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Werkcollege BA3 musea en collecties: Virtual Exhibition, The Lost Museum - Looting and Restitutions


Admission requirements

Completed first year (propedeuse) of the bachelor Art History or education at a similar level. Two successfully completed second year seminars (or the equivalent thereof). For Leiden University art history students: having successfully completed the excursion seminar to either Berlin or Florence.


In 2015, Matisse’s Seated Woman was returned to the heirs of the Jewish art dealer Paul Rosenberg. Rosenberg escaped the Nazis in 1940, but his collection of art was pillaged. Until his death in 1959, Rosenberg devoted his life trying to find about 400 paintings stolen by the Nazis. The Seated Woman was found among the paintings stashed by Cornelius Gurlitt in his Munich apartment, a collection that was only discovered in 2010.
The looting and destruction of art works in times of war is of all periods, yet never so systematically practiced as during World War II and the Nazi-regime. A large part of the stolen art is still missing. Museums are frequently faced with restitution claims. In this course, we will develop a virtual exhibition entitled The Lost Museum. We will look at art crimes; the looting and destruction of art; ethical, moral and legal implications of restitution, and art works examining the issue of looting and restitution.

Course Objectives

  • Students learn to independently research an art historical topic; to critically review the relevant scholarly literature and primary sources; to present research results both in a presentation (15 mins) and a written report (c. 3000 words).

  • Students get acquainted with exhibition practices and learn to identify the steps in putting together an exhibition.

  • Students learn to select a topic and / or object related to the looting and restitution of artworks.

  • Students acquire demonstrable skills in formulating a research question and putting together a relevant bibliography.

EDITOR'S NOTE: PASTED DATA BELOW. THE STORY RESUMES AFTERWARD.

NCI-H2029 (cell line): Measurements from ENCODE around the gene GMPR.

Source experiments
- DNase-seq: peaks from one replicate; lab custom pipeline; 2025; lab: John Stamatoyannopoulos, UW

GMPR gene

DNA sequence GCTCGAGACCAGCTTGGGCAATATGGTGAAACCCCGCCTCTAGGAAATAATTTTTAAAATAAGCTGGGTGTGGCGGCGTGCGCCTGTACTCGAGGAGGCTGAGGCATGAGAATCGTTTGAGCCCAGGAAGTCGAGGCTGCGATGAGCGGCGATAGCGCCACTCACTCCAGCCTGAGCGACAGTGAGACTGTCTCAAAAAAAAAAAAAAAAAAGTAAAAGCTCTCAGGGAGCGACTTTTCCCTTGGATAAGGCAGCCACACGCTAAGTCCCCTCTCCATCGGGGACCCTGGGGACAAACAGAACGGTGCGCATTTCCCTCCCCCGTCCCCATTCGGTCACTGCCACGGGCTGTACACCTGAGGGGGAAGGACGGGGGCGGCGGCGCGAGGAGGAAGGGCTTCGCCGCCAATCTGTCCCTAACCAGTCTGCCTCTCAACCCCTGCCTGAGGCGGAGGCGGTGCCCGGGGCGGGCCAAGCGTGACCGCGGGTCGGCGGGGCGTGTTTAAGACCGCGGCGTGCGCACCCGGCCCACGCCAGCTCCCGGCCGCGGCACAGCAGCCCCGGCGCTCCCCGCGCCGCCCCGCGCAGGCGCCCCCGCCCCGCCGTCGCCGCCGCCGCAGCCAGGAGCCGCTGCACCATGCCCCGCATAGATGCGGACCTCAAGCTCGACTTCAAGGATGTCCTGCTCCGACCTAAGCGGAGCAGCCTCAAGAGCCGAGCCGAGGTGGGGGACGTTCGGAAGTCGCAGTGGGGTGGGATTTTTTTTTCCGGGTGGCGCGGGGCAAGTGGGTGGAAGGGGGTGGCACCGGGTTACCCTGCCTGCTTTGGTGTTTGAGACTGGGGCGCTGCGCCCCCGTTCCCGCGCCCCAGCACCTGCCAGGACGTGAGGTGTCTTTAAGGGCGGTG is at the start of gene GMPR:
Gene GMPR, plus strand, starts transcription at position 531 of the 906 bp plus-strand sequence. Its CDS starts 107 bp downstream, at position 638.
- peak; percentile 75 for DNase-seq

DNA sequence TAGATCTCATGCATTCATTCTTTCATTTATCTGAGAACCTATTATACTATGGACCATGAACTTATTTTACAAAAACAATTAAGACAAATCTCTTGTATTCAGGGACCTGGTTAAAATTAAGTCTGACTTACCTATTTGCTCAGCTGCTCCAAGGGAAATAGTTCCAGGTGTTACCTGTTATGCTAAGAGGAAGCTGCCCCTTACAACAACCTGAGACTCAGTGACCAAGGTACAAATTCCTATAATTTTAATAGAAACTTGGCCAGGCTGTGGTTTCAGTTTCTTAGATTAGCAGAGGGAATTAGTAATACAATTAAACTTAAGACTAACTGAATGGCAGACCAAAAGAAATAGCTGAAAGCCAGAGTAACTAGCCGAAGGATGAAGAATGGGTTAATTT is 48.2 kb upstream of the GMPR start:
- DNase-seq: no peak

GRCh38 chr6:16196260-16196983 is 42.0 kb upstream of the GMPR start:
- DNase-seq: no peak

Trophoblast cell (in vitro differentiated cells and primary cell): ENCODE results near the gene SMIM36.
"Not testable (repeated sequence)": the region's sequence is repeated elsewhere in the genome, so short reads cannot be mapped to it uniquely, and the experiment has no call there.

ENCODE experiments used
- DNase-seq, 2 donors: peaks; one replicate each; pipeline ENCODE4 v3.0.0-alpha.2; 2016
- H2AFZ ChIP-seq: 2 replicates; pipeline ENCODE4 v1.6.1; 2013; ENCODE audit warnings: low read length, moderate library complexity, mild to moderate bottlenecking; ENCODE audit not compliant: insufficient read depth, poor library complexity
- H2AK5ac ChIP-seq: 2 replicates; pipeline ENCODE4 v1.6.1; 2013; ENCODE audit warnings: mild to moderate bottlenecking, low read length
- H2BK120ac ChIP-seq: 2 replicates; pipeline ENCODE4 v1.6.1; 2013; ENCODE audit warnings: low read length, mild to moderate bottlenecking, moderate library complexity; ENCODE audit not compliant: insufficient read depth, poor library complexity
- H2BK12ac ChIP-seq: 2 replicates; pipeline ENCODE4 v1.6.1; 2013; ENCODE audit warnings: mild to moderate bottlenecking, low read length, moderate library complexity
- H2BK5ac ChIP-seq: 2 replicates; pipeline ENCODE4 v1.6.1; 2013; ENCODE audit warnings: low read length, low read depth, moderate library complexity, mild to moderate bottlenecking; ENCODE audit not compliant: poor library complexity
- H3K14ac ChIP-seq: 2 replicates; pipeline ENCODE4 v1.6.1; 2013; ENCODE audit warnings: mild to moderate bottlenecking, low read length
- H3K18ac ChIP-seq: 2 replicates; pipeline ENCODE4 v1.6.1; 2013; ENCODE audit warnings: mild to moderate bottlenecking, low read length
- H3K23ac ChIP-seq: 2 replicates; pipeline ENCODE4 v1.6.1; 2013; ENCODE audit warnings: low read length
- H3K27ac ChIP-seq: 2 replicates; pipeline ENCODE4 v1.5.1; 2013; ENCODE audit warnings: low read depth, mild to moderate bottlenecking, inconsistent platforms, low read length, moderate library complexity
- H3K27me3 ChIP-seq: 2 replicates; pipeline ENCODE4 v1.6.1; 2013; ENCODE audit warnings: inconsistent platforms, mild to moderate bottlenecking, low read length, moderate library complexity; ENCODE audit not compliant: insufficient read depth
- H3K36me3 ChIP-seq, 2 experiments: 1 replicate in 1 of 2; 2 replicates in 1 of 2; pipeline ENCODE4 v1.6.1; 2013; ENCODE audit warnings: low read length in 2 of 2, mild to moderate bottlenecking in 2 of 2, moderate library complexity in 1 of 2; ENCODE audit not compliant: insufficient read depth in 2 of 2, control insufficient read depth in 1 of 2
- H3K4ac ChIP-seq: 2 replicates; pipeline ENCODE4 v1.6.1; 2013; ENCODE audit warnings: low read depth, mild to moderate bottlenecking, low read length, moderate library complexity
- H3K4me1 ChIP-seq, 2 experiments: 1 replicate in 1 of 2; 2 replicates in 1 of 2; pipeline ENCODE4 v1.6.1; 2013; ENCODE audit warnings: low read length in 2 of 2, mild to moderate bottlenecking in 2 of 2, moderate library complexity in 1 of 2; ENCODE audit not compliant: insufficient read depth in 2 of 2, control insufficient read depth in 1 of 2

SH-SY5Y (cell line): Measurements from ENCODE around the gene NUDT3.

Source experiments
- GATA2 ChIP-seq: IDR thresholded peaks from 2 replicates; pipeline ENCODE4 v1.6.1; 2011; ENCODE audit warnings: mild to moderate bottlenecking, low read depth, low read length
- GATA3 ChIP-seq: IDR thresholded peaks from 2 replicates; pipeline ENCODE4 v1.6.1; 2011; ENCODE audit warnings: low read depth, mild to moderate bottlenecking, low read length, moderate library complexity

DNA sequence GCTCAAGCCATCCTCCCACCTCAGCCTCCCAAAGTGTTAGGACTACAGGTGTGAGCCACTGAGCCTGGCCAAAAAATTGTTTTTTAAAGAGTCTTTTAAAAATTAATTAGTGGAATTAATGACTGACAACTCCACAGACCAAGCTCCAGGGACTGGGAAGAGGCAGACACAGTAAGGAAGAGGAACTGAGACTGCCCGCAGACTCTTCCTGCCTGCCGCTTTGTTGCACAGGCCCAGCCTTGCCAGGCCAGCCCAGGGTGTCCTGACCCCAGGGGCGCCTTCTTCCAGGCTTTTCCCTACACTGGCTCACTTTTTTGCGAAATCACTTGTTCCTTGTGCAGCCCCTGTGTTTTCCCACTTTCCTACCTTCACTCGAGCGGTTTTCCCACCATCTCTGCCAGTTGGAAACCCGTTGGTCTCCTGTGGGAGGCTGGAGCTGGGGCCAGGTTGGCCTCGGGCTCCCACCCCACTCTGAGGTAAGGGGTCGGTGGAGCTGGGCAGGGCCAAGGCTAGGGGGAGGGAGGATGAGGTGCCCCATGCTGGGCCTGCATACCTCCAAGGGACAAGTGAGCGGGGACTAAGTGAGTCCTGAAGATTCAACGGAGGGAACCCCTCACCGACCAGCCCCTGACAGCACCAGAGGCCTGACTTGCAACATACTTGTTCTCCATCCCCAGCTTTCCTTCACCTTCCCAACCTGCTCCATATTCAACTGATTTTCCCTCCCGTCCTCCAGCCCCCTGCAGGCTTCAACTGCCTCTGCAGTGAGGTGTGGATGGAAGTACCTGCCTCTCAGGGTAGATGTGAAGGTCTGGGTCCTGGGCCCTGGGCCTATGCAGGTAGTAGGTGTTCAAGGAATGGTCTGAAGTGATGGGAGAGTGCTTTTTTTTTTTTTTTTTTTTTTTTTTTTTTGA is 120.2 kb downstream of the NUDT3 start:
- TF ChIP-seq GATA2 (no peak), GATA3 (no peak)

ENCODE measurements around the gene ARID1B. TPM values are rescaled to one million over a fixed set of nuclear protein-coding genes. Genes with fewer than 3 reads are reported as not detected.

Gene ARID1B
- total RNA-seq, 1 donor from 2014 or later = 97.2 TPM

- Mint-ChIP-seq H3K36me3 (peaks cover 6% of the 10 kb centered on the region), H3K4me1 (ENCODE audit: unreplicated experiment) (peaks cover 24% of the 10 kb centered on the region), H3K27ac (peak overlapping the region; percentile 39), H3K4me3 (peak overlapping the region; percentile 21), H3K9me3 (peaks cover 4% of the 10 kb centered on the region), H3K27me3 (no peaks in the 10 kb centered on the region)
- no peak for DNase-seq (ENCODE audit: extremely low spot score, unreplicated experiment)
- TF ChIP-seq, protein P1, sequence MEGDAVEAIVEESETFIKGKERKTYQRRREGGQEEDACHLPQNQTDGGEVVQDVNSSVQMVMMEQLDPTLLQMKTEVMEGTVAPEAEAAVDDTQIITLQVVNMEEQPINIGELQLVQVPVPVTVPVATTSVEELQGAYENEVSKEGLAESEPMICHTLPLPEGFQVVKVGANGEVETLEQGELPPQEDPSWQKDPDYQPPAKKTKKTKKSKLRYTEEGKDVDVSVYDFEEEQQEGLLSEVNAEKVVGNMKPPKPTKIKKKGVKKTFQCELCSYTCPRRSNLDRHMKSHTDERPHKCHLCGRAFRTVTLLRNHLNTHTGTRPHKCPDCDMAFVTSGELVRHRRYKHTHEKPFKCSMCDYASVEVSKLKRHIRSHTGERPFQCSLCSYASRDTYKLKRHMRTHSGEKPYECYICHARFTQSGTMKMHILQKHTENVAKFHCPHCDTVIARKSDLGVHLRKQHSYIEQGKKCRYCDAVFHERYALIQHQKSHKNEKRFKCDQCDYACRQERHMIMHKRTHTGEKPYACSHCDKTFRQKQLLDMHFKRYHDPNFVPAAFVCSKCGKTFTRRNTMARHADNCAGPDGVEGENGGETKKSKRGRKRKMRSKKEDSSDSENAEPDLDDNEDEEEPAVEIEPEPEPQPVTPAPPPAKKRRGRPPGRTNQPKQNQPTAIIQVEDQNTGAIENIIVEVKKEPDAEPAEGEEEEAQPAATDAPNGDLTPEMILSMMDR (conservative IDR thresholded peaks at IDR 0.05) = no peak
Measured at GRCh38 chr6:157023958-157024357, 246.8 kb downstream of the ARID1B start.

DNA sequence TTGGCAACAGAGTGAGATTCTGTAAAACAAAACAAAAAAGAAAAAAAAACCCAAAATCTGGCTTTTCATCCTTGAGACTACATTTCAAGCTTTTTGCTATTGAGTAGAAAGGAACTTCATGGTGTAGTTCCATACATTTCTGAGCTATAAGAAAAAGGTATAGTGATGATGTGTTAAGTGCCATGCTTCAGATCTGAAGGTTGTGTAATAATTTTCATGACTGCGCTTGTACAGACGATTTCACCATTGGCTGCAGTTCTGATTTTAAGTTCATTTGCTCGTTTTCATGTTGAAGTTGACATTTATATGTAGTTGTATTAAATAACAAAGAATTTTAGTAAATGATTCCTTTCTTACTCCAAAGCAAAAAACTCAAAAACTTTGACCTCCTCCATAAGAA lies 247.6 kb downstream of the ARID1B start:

• Students practice in writing catalogue entries and texts.


Please note: for the final schedule refer to Collegeroosters / Timetable BA Art History on the Art History website.

Mode of instruction

  • Seminar

  • Lectures

  • Research

  • Excursion

Important: attendance in seminar sessions is mandatory! In case of no-show, the tutor should be informed about your absence prior to the actual seminar session. Moreover this course cannot be successfully completed by students that were absent more than twice. Only in exceptional cases, the Examination Committee may consider the possibility of an additional or substitute assignment. See also the Course and Examination Regulations

Course Load

Total course load 10 EC x 28 hours= 280 hours

24 hours: Lectures
24 hours: Preparation tutorials
10 hours: Tutoring
80 hours: Study of compulsory literature
132 hours: Assignment(s) —-

  • Other components: Excursions: 10 hours

Assessment method

  • Oral presentation: 20% of the final Grade.

  • Paper: 80% of final grade.

Compensation: The weighted average of the (constituent) examinations must be at least 6.0 (= a pass). The mark for the final examination (or the main assignment) must be at least 6.0 (= a pass). The mark for all other constituent examinations must be at least 6.0 (= a pass). However, it is possible to compensate for one constituent examination a 5.0 (but not a mark lower than 5.0) with the grade of another constituent examination which has the same weight in the average as the constituent examination it compensates.

Re-sit: A resit/ rewrite can be done for constituent examinations which are failed. As far as applicable all resit/ rewrite examinations take place at the same time, after the final (constituent) examination.

Exam review: How and when an exam review will take place will be disclosed together with the publication of the exam results at the latest. If a student requests a review within 30 days after publication of the exam results, an exam review will be organized.


Blackboard will be used throughout the course for announcements, assignments and literature.


Noah Charney, The Museum of Lost Art. London: Phaidon Press, 2018.
Other readings will be made available electronically.


Via uSis.

General information about uSis is available in English and Dutch.

Exchange and Study Abroad students, please see the Study in Leiden website for information on how to apply.

Registration Studeren à la Carte and Contractonderwijs

Not applicable.


Dr. M. (Marika) Keblusek